= Emerging. More than 5 years before clinical availability. (26.62%)
= Expected to be clinically available in 1 to 4 years. (38.91%)
= Clinically available now. (34.47%)
MSACL 2020 US : Ogrinc

MSACL 2020 US Abstract

Topic: Imaging

Podium Presentation in Room 2 on Thursday at 15:30 (Chair: Livia Eberlin / Anand Mehta)

Molecular Diagnostics of Esogastric Cancer with SpiderMass Real-time Analysis: A Step Closer to in vivo Application

Nina Ogrinc (Presenter)
Laboratory Prism, University of Lille

Authors: Nina Ogrinc (1), Pierre-Damien Caux (1), Alexandru Lintis (2,3), Florence Renaud (3,4), Khawla Seddiki (5), Maxence Wisztroski (1), Arnaud Droit (5), Guillaume Piessen (2,3), Michel Salzet (1) and Isabelle Fournier(1)
(1) University of Lille, Inserm U1192 - Laboratoire Protéomique, Réponse Inflammatoire et Spectrométrie de Masse (PRISM), Villeneuve d’Ascq Cedex, France. (2) Department of Digestive and Oncological Surgery, University Lille, Claude Huriez University Hospital, Lille Cedex, France. (3) Jean-Pierre Aubert Research Center, Neurosciences and Cancer, University Lille, UMR-S 1172-JPArc, Lille, France. (4) Department of Pathology, Biology Pathology Center, University Lille, University Hospital, Lille, France (5) Department of molecular medicine, Faculty of medicine, Laval University, Quebec, Canada

Abstract

Introduction: Gastric cancer (GC) is the fourth most commonly diagnosed cancer. The extent of it can’t be evaluated from the initial CT-scan or endoscopy exam so the surgeons perform an exploratory surgery followed by the intraoperative pathological exam. The exam is usually between 30-40 min and the sub types of GC, such as Poorly Cohesive Carcinoma (PCC), are challenging to identify via histopathology, leading to inaccurate diagnosis. There is an urgent need for technology allowing for real-time diagnostics using molecular signatures while being of minimal invasiveness to the patient’s tissue. The water-assisted laser desorption/ionization MS (SpiderMass), designed for in vivo real time analysis has already demonstrated its capability for correct classification of tumour types and grading. Herein, we present a pipeline for ex vivo human biopsy analysis using the SpiderMass system combined with Mass Spectrometry Imaging to asses and classify sub-types of GC cancer moving us a step closer towards in vivo analysis.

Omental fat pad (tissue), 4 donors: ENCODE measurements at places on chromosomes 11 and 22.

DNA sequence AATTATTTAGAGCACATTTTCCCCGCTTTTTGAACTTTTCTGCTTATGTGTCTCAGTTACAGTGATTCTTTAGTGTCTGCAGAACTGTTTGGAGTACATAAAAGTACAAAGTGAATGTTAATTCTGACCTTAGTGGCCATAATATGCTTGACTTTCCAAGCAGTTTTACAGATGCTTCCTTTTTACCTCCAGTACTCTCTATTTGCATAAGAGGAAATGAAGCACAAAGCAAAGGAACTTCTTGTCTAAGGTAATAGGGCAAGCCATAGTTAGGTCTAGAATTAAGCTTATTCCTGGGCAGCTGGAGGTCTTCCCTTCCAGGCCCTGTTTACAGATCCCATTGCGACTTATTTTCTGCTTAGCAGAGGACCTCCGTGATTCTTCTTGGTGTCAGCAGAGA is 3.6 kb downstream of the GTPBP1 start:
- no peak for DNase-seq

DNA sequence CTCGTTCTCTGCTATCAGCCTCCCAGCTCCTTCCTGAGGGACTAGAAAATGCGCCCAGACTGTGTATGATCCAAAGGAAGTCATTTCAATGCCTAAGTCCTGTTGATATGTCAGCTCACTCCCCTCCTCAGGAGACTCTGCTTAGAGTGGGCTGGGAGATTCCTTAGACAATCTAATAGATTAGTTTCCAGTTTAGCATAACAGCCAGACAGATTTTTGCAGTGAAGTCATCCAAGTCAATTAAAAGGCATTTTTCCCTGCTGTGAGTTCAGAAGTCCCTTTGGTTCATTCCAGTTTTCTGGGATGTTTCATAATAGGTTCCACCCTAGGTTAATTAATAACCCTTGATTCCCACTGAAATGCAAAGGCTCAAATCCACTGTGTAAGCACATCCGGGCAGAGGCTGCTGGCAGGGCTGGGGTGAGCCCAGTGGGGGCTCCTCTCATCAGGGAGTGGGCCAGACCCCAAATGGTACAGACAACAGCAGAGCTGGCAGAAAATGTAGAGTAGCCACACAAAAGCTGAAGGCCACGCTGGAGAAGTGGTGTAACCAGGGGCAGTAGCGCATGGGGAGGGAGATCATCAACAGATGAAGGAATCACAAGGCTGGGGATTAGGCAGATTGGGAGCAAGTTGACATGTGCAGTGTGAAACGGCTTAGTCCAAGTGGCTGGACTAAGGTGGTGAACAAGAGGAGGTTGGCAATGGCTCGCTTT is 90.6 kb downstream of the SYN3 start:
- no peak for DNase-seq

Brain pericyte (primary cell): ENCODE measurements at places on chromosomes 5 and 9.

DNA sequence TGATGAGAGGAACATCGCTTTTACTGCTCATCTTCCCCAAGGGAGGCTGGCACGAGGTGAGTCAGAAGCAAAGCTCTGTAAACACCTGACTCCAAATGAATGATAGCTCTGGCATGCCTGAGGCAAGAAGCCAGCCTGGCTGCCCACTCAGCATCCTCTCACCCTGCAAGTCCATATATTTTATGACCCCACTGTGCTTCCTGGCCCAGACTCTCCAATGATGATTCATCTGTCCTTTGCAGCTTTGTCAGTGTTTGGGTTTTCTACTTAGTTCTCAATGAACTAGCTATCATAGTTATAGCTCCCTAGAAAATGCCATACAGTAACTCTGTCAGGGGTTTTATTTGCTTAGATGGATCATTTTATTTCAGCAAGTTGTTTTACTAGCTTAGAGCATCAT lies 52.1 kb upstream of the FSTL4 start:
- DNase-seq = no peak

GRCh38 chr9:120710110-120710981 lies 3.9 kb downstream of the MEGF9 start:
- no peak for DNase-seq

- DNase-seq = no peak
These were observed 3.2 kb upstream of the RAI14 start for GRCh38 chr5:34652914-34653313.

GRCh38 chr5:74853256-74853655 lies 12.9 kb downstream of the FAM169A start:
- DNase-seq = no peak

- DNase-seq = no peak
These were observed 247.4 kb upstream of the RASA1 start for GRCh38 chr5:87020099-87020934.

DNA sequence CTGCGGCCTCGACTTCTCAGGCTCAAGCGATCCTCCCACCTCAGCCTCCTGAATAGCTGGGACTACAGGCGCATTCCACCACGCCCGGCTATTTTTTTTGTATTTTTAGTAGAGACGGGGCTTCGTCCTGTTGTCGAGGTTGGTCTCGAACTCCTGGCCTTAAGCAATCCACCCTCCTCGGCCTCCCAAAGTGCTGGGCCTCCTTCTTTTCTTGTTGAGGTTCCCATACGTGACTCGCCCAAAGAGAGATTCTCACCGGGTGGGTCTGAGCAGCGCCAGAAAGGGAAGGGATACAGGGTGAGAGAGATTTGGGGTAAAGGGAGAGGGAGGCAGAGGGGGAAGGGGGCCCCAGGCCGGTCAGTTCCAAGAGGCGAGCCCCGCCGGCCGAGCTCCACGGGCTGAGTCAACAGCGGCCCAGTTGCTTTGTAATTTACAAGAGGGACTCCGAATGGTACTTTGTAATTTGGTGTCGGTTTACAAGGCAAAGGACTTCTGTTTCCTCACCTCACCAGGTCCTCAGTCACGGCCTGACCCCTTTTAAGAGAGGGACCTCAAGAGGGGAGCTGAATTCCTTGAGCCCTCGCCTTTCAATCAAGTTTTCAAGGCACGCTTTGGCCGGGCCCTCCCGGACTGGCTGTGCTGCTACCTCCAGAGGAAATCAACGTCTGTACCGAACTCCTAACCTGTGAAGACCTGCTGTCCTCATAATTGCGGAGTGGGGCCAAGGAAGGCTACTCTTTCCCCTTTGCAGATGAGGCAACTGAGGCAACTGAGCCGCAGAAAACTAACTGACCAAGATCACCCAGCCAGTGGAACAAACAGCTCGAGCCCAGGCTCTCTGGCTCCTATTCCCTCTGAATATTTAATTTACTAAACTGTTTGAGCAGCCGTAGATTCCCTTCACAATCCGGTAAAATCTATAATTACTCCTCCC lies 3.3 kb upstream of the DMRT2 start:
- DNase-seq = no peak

Objectives: Our aim is to improve intraoperative diagnostics of sub-types of gastric cancer.

Methods 54 fresh-frozen biopsies of GC and normal tissue were supplied by the FREGAT national database. The biopsies were sectioned for histopathological examination (5µm), SpiderMass analysis (20µm) and MALDI (12µm) in 3 rounds. The SpiderMass uses a mini invasive IR-laser microprobe under ambient conditions tuned to excite the most intense vibrational band of water. The microprobe is connected to the Xevo (Waters) instrument via a transfer tube. Lipidomic and metabolic profiles were acquired using 10 s irradiation steps in positive and negative ion mode. The data collected was processed via supervised AMX (Waters Research Centre) and Convolutional Neuronal Network based "home-built" software. For MALDI, the sections were coated with Norharmane (7mg/mL in CHCl3:MeOH, 2:1, HTX Imaging TM-sprayer) and analysed using the Bruker RapifleX MALDI Tissue Typer™ at 50 µm.

Results: The data files were directly imported into the AMX software and processed using PCA-LDA analysis. The PCA generated list of features with the largest variance are subjected to supervised LDA through user assigned classes (adenocarcinoma, PCC and normal tissue). The model very well discriminated between the PCC and the rest of adenocarcinoma. Additional classification models were made using CNN transfer learning on unprocessed data. The cumulative transfer learning yielded 99.3 % accuracy on the developed model. Cross-validation with MSI was performed by dual polarity mass spectrometry imaging. The most discriminative peaks in SpiderMass analysis m/z 796.5, 810.6, 742.5 and 766.5 were also localized with MALDI-MSI to reveal tumour heterogeneity within the PCC biopsy, corresponding to cell type differentiation.

Conclusion: The new developed pipeline allows for rapid biomarker detection, guided surgery and real-time analysis of sub-types of GC.


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